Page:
Skip to main content

Doc-Making as an Art: A Tool to Change the World

By Ray Zone

Directing the Documentary (Fourth Edition)
By Michael Rabiger
Focal Press
627 pps. (paperbound) $49.99
ISBN: 0-240-80608-5

In a greatly expanded Fourth Edition, Michael Rabiger's book is a massive omnibus that goes far beyond merely directing documentary film. With three previous editions, the book has proved useful in documentary classes in universities; with the new edition, it's more complete than ever. Besides a thorough discussion of documentary production, there are chapters on the history and theory of nonfiction film that are invaluable. If somebody was given a mandate to purchase only one volume on documentary film production, this book could fit the bill quite nicely.

The Fourth Edition includes new chapters on evidence and point of view in the documentary, critical writing, ethics and permissions, pre-production, sound and music.  Because film teachers require a more linear textbook, a section on aesthetics and authorship has been rewritten and placed ahead of the section on pre-production. Material is now more concise and proactive in its advice and more relevant to beginners.

The new edition also includes many recent films in a history section, updated equipment references, and outcome assessment forms to be used by both students and teachers and posted to the Focal Press website. Integrated with the pragmatic advice are techniques to liberate ideas and feelings and define points of view and style. The all-important interview techniques in documentary are thoroughly covered along with three-act structure, beats and dramatic units.   

Embedded values at the end of the research phase are considered. Rabiger defines embedded values as "the unquestioned assumptions that permit us to accept things as ‘just the way they are' when we should, in fact, be critical of them." Here is one of Rabiger's great strengths in writing this book. He affirms the efficacy of documentary as a tool to change the world.   

In a section titled "The Mission" Rabiger writes, "Documentary makers have an ardent respect for the integrity of the actual, for the primacy of truth in the lives of real people both great and small. The documentary makers' mission is not to change or evade destiny but rather to embrace it, to speak passionately of its presence in history, and to examine the choices available for making a more humane and generous society in the future." He also observes that "experimenting with, and learning about, this noble mission has never been so widely popular as now."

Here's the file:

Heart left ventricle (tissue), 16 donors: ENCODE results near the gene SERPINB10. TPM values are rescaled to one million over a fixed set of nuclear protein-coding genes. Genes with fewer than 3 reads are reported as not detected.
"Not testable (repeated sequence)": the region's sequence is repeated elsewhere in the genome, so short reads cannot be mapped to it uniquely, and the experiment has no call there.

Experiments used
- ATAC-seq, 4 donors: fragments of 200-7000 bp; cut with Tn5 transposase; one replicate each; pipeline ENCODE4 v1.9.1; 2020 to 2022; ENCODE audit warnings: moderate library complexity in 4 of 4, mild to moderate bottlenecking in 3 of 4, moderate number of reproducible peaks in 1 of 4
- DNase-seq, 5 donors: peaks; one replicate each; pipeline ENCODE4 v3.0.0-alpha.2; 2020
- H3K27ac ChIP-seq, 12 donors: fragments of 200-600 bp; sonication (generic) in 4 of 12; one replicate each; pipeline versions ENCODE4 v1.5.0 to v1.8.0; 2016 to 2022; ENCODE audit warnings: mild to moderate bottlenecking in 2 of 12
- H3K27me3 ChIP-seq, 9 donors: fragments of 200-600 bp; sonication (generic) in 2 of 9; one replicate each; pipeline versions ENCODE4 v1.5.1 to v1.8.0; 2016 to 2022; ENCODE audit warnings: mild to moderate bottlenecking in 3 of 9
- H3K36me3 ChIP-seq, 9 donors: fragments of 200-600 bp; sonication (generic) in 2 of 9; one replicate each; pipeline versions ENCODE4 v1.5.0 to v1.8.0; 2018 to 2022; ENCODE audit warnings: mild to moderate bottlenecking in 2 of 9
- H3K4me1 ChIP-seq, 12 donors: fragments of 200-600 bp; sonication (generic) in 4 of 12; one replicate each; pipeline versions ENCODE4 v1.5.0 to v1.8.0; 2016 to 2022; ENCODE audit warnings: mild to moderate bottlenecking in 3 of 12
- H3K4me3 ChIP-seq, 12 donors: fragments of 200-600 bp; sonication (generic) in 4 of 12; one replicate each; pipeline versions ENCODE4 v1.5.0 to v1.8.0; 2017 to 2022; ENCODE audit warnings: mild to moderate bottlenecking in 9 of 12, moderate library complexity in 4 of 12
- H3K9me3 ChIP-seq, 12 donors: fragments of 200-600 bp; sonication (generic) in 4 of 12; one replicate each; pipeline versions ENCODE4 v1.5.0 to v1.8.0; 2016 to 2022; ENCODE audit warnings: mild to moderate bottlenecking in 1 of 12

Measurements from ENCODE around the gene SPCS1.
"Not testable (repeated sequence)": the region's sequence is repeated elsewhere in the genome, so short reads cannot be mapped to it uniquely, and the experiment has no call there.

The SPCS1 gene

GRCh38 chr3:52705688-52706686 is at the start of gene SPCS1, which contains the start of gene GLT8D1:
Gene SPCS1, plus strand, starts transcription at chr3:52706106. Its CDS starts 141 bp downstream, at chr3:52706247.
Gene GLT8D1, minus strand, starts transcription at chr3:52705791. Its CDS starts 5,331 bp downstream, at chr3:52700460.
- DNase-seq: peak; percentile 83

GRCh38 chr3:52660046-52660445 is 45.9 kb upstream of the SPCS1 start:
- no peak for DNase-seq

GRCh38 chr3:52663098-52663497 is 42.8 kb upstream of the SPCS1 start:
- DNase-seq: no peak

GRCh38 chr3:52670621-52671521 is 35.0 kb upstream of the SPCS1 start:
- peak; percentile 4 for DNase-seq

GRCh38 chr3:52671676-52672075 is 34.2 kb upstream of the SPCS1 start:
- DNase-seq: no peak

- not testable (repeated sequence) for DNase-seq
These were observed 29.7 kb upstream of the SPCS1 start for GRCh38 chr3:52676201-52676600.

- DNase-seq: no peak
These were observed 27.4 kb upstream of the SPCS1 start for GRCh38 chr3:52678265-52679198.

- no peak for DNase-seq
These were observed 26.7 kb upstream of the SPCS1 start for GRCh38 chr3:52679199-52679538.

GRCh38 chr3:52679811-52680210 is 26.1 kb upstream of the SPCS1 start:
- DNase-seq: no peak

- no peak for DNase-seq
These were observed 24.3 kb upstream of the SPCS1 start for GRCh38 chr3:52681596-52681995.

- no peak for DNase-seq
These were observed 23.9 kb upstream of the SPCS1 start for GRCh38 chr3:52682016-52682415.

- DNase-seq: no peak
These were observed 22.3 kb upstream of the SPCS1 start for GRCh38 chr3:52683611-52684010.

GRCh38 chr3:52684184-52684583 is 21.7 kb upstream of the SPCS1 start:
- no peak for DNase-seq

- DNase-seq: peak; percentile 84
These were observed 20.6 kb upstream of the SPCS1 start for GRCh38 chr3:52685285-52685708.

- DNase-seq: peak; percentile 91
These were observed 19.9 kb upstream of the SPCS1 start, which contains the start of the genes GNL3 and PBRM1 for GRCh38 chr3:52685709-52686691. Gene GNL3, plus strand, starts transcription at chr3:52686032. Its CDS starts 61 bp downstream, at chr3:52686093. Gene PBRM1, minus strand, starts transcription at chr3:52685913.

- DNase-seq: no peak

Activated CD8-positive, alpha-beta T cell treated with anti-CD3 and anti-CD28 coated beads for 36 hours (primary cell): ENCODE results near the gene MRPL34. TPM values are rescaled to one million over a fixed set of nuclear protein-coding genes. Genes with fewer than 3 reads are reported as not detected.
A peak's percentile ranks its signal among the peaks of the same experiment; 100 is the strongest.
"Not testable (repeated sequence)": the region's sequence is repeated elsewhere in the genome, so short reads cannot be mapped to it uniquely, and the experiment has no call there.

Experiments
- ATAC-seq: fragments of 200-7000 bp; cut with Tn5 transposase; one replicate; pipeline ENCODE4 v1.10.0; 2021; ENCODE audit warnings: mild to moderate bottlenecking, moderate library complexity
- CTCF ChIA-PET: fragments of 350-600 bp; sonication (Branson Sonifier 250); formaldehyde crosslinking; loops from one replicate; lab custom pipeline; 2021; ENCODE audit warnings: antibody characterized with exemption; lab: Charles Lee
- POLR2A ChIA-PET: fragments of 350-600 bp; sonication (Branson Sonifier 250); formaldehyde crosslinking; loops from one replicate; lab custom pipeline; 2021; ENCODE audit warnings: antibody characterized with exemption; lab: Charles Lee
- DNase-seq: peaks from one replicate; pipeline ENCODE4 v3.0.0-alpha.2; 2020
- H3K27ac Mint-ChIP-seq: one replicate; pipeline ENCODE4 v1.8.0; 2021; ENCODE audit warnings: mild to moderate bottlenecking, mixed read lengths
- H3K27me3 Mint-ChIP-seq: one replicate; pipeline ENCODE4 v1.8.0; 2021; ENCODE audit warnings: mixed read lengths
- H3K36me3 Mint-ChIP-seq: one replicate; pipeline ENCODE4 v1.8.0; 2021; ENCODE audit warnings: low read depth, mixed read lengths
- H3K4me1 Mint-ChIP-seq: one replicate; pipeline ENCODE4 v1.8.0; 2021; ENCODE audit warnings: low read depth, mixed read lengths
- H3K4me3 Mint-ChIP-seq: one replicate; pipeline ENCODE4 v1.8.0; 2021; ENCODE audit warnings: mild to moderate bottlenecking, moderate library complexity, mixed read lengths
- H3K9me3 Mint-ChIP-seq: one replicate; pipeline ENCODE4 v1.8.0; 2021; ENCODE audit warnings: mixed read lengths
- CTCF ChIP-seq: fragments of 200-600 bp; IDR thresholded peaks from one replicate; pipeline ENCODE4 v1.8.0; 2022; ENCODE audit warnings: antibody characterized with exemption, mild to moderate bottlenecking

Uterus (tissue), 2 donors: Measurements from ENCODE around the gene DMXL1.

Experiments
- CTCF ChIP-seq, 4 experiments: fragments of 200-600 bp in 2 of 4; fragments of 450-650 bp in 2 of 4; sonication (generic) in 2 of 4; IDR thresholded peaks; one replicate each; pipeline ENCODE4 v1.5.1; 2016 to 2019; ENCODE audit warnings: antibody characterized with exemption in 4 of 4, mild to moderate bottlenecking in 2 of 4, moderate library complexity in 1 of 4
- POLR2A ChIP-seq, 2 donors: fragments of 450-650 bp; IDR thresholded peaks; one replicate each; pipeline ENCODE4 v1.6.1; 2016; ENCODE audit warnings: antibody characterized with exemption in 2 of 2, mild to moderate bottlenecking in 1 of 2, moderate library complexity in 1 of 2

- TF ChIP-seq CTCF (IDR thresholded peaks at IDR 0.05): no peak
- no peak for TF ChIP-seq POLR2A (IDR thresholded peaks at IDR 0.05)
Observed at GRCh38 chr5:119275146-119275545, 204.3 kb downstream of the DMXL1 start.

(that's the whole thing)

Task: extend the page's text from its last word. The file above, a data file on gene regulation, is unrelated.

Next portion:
The main strength of this fine book is the way that it integrates pragmatic tools with individual development, emphasizing at all times the importance of achieving a unique artistic identity within the compass of both life and documentary production. Chapter 10, for example, is an insightful discussion of goals and artistic progress. It engages the documentary film director to think about such questions as, "How should you use your developing skills in the world?" or, "Do you already have an artistic identity, and can you articulate it aloud?"   

There is a lot of coverage about the nuts and bolts of actual production and post-production. But Rabiger's writing, above all, is designed to engender cogent and incisive thinking about both the ends and means of nonfiction film direction. Numerous projects and strategies for the aspiring documentary film director are placed throughout the book, from research leading up to the shoot, to crew development and production, to editing and the sound mix.   

While there are many books about the technical basics of documentary film production, none of them integrate so thoroughly the artistic intention at the heart of great directing with the means of realization in pre-production, the field and the editing room. Closing out Rabiger's book are useful chapters on education, with lists of schools and approaches to developing a career in film, contact information, websites, funding, employment information and publications. The IDA itself (and Documentary magazine) is mentioned on page 533, with all pertinent contact information. Useful forms, a glossary and a definitive bibliography are also included.

Great directing is equally a matter of heart and soul as much as technical knowledge. This idea is prevalent throughout Rabiger's book.


Ray Zone can be contacted at